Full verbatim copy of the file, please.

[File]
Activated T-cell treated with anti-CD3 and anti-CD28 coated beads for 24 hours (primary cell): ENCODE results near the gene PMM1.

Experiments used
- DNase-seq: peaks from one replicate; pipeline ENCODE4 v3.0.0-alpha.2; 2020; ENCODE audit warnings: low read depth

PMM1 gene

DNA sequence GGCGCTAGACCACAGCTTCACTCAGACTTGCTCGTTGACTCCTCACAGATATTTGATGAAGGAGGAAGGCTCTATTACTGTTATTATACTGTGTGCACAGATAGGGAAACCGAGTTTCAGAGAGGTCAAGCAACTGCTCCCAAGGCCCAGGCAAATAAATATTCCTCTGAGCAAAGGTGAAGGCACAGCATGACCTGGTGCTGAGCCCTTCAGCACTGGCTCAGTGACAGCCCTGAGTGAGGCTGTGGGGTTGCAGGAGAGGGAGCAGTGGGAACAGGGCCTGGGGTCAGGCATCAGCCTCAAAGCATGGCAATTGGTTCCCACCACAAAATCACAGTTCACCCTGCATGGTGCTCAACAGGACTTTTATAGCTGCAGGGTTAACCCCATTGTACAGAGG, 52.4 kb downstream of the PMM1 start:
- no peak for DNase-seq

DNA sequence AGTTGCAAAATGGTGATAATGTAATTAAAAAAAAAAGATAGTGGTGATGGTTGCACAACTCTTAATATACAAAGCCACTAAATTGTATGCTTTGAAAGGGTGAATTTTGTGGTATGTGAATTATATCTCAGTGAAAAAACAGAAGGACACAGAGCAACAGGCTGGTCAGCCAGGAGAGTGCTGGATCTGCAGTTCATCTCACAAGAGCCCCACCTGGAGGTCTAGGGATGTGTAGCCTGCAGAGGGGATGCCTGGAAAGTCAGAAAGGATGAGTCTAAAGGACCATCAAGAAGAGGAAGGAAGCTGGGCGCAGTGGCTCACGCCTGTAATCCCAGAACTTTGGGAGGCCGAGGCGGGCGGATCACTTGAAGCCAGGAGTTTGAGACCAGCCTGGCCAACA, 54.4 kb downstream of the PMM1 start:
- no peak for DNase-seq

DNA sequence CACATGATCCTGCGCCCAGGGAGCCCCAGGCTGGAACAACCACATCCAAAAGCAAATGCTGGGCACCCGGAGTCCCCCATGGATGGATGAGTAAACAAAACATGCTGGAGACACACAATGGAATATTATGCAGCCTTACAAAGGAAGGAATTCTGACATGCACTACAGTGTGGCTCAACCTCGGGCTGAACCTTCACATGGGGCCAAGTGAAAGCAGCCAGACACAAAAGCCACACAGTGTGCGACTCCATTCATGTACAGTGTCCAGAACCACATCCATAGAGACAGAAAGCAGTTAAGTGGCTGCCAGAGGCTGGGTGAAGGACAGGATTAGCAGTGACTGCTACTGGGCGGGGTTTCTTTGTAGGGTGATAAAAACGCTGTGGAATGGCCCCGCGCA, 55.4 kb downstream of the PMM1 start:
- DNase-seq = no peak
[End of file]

Activated T-cell treated with anti-CD3 and anti-CD28 coated beads for 24 hours (primary cell): ENCODE results near the gene PMM1.

Experiments used
- DNase-seq: peaks from one replicate; pipeline ENCODE4 v3.0.0-alpha.2; 2020; ENCODE audit warnings: low read depth

PMM1 gene

DNA sequence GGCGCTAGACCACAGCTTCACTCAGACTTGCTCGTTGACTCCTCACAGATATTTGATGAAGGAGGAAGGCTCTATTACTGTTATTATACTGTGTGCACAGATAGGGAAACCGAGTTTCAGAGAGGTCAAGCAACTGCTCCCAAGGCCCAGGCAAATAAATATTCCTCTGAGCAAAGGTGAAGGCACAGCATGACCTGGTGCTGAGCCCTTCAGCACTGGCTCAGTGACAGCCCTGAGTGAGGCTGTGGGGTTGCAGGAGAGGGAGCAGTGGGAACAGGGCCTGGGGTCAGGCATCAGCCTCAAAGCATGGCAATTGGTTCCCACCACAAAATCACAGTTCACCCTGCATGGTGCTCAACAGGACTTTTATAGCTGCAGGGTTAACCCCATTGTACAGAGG, 52.4 kb downstream of the PMM1 start:
- no peak for DNase-seq

DNA sequence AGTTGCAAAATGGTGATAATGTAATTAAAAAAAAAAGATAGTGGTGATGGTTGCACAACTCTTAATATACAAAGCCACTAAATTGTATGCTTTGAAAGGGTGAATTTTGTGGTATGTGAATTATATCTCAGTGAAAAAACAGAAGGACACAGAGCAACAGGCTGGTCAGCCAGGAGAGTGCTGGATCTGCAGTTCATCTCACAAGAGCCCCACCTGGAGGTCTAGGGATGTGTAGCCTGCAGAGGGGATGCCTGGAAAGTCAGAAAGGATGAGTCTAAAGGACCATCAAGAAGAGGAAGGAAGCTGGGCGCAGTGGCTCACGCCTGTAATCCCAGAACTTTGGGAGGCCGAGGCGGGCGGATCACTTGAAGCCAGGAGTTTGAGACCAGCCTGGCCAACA, 54.4 kb downstream of the PMM1 start:
- no peak for DNase-seq

DNA sequence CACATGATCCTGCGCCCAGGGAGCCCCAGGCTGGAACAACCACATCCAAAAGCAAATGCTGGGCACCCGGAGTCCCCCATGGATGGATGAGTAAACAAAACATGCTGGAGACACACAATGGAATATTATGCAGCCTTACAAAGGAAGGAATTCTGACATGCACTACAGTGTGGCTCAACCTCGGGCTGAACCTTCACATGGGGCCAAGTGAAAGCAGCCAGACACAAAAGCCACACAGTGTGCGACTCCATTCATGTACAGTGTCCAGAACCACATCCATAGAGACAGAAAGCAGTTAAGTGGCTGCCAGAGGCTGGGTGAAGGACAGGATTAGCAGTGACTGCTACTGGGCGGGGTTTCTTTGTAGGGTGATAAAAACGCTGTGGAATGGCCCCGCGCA, 55.4 kb downstream of the PMM1 start:
- DNase-seq = no peak